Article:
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Título : Interindividual differences in microbial counts and biochemical-associated variables in the feces of healthy Spanish adults
Autor : Delgado, Susana ; Ruas-Madiedo, Patricia ; Suárez, Adolfo; Mayo Pérez, Baltasar
Palabras clave : Metabolismo patología
Gastroenterología
Probioticó
Amonio
Ácidos grasos
Heces
Fecha de publicación : 2006
Editor: Springer
Citación : Digestive Diseases and Sciences 51(4): 737-743 (2006)
Resumen: The aim of this study was to examine, over a period of 1 year, interindividual variations in the most prominent and representative of the cultivatable microbial populations in the feces of eight healthy Spanish persons. A number of biochemical variables (enzyme activities and ammonium and short-chain fatty acid [SCFA] concentrations) thought to be influenced by the GIT microbiota were also analyzed. Total cultivatable microbial counts ranged from 1010 to 1011 cfu/g of feces. The largest populations were obligate anaerobes belonging to the Clostridium clusters, followed by species of bifidobacteria and bacteroides. Coliforms and lactobacilli were found at a more intermediate level (105-109 cfu/g). The predominant anaerobe populations remained quite constant over time, but all other microbial groups showed significant interindividual differences. Enzyme profiles were individual-dependent, but within subjects, moderate to high intersample variations over time were recorded for some activities. Fecal ammonium concentration was the most unpredictable variable; this fluctuated widely between individuals and samples. Acetic acid was the most abundant SCFA in the feces, followed by butyric and propionic acids. SCFA concentrations also varied according to the individual; some subjects showed specific profiles in terms of SCFA composition or concentration. The fecal microbial and biochemical parameters studied seemed to be individual-dependent. Most variables were rather stable over time, while others (e.g., ammonium concentration) varied widely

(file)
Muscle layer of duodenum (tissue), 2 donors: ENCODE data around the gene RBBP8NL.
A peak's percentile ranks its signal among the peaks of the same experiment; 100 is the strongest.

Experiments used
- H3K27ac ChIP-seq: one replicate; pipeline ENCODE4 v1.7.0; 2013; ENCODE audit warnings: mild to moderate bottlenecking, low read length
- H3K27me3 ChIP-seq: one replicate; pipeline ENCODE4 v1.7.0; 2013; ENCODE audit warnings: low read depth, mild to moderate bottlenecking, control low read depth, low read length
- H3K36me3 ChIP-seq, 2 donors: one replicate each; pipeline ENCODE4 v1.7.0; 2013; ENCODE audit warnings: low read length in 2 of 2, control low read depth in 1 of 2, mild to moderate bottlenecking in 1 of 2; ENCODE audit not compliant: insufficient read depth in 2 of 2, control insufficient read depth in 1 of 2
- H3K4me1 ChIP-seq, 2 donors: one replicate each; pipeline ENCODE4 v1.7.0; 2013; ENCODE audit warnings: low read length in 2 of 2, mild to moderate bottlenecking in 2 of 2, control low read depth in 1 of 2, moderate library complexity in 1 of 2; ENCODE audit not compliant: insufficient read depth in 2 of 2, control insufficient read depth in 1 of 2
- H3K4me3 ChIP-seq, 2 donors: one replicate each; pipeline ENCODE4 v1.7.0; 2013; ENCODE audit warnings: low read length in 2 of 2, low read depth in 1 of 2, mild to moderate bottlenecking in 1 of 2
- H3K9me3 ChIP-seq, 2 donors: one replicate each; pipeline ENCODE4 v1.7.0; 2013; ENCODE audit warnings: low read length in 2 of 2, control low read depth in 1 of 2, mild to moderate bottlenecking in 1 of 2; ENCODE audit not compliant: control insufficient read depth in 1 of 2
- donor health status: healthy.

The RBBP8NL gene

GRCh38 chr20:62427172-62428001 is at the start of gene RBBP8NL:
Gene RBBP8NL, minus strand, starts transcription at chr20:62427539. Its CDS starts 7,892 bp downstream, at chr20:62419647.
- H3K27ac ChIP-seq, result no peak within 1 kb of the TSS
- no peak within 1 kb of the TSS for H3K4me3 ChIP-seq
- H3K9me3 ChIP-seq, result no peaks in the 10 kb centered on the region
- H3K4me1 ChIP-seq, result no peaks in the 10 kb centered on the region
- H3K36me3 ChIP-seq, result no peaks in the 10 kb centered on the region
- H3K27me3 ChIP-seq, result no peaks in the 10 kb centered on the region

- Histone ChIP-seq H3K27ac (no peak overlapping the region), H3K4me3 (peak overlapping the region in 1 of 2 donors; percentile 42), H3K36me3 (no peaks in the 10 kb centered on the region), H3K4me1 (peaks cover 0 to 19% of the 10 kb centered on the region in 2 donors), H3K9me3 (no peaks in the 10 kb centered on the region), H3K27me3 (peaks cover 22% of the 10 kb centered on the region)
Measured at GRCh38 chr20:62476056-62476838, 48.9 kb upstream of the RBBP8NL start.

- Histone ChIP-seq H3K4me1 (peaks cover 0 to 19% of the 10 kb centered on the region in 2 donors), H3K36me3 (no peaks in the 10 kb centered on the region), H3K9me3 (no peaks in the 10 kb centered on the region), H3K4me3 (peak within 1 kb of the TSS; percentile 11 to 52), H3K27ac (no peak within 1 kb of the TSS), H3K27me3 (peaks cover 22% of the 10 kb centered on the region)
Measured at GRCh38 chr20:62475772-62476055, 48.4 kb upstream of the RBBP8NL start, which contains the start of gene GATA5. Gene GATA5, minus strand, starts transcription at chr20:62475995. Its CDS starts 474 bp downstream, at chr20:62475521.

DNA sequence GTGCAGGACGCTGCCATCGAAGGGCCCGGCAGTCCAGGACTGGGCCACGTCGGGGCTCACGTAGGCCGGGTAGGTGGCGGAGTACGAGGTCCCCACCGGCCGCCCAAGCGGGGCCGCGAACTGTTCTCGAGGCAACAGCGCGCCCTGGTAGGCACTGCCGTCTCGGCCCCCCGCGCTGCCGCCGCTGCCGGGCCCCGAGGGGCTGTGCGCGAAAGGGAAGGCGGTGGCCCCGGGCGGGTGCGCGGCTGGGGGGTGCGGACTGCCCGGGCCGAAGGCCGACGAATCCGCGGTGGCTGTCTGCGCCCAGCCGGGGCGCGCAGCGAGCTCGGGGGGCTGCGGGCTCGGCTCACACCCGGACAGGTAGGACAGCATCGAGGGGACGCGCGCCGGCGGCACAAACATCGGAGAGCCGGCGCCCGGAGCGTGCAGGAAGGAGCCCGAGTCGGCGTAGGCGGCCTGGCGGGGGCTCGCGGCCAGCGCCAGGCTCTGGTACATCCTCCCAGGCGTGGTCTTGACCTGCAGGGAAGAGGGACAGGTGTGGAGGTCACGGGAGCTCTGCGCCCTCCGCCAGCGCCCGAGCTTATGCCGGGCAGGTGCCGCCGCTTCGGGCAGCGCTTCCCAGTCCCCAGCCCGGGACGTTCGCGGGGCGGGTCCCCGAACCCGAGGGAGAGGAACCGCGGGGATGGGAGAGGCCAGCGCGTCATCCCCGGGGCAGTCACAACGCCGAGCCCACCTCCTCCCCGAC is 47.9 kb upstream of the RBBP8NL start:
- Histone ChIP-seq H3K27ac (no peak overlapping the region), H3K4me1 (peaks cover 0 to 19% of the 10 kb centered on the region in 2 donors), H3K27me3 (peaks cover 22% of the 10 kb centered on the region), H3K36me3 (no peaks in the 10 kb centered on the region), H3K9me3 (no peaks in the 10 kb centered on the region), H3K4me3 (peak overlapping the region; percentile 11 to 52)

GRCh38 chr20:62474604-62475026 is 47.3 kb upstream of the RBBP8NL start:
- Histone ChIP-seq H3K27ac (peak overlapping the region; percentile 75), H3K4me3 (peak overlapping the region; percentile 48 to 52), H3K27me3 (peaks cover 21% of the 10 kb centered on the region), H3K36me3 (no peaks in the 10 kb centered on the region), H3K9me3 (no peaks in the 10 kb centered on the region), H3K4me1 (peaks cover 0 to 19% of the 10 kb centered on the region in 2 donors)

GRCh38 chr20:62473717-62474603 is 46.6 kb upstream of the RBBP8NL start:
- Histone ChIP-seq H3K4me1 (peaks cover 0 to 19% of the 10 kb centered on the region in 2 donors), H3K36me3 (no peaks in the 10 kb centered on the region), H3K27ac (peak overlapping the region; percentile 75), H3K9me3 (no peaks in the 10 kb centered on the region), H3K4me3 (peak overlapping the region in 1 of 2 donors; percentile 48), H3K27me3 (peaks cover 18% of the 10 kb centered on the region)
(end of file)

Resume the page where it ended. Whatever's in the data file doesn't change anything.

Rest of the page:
URI : http://hdl.handle.net/10261/7006
DOI: 10.1007/s10620-006-3200-5
ISSN: 0163-2116
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